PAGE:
This cat combines good looks with an easygoing temperament and is affectionate, although not overly demonstrative.
Originally developed from the best examples of ordinary British domestic cats, the British Shorthair was one of the first pedigree cats to appear in shows during the late 19th century. In the following decades, the Shorthair was all but eclipsed by longhaired cats, particularly the Persian, but survived by a narrow margin to enjoy a revival from the mid-20th century onward.
A descendant of cats that worked for their living, keeping down vermin on farms and homesteads, the British Shorthair is now something of a blueprint for the perfect fireside cat. The breed is highly popular in Europe and is steadily gaining a following in the US, where it is less well-known.
Many decades of careful selection have produced a well proportioned cat of superb quality. Powerfully built, the British Shorthair has a medium-to-large, tightly knit body carried on sturdy legs. The massive, round head, broad cheeks, and large, open eyes are characteristic features of the breed.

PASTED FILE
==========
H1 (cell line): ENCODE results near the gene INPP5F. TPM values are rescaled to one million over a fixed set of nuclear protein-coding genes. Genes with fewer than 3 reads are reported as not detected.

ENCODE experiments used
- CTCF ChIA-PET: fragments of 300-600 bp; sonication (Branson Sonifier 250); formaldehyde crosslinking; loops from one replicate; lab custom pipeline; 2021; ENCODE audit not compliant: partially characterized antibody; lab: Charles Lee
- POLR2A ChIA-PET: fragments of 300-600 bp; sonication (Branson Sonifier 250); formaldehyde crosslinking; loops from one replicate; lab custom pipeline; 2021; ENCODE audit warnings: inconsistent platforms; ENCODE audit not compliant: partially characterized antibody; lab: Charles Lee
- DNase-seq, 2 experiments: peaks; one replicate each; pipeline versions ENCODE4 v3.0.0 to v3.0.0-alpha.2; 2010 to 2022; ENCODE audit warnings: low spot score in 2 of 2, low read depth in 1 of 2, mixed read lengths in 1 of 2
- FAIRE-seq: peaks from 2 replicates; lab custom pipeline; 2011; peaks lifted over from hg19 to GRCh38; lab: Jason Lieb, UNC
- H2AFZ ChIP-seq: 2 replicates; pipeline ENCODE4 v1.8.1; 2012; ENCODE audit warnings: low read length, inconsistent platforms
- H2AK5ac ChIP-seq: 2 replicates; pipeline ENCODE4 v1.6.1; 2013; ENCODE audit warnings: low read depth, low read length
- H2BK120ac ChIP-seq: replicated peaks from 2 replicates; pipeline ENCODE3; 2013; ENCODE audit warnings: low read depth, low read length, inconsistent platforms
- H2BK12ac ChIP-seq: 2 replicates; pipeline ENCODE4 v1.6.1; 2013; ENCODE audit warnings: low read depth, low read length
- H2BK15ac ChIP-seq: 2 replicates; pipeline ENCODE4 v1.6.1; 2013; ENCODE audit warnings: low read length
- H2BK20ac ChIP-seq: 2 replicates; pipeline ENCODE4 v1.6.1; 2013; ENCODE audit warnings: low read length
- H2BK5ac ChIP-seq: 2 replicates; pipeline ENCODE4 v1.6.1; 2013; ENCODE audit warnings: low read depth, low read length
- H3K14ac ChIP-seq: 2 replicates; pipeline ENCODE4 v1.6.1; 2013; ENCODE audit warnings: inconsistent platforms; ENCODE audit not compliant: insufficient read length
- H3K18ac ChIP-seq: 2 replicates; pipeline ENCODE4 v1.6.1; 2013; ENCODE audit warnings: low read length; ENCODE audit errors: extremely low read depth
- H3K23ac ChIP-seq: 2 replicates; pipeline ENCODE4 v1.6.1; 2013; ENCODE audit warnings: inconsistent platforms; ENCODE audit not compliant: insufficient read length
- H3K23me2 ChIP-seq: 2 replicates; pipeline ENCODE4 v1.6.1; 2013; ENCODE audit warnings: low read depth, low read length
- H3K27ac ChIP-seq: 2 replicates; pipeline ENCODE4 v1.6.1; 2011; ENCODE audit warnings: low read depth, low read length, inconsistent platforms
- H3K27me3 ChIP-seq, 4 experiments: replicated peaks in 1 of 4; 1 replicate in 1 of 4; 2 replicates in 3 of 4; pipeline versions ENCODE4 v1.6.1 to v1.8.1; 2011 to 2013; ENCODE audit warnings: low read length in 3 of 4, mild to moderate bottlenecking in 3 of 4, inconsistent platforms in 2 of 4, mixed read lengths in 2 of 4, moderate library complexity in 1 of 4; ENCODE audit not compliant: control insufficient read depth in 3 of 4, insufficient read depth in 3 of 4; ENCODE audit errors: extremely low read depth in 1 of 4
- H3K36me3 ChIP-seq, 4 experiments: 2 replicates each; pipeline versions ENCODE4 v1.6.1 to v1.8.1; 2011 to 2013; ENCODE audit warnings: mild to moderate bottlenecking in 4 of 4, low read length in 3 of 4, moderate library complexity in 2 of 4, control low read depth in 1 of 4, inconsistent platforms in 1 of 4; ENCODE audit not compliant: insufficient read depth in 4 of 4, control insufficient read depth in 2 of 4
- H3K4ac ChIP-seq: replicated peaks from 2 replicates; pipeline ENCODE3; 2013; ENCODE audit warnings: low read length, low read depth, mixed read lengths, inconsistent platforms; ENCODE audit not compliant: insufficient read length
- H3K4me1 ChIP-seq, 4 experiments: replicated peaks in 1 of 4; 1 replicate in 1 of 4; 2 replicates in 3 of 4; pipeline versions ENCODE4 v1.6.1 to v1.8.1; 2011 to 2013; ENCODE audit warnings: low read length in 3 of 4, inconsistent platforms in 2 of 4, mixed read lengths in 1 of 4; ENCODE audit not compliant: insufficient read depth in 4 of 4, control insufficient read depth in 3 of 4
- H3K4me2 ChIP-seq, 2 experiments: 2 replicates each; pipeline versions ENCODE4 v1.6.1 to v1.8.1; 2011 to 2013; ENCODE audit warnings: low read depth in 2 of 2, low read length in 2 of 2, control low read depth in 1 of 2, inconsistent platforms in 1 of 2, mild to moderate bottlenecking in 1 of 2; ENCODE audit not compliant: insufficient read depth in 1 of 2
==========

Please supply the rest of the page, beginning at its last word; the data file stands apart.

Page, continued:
The British Shorthair has a short, dense coat that comes in a variety of colors and has a deep pile and firm texture. In temperament, this cat is as calm and friendly as its chubby-cheeked, placid expression appears to suggest. It can be kept equally well as a town or country cat.
Strong, but not athletic or hyperactive, a British Shorthair prefers to keep its paws on the ground and is perfectly happy to stay indoors and commandeer the sofa. However, it also enjoys time outside and readily uses the hunting skills that made its ancestors such an asset in the past.
Quietly affectionate, the Shorthair likes to stay near its owner. Although alert to what is going on in the household, this cat is not overly demanding of attention. British Shorthairs generally have robust health and can have a long life. They are easy to care for, since the thick coat does not mat or tangle and regular combing is all that is required to keep it in good condition.
The first organized cat show, held in London, England, in 1871, was the brainchild of Harrison Weir, a British Shorthair enthusiast, who was highly rewarded when his own tabby won Best in Show. Known as the “father of the cat fancy,” Weir encouraged interest in selective breeding of cats to set standards of excellence. Among his many books was Our Cats, which introduced and illustrated various types and breeds.
Origin: UK, 1800s
Breed registries: CFA, FIFe, GCCF, TICA
Weight range: 9–18 lb (4–8 kg)
Colors and patterns: All solid colors.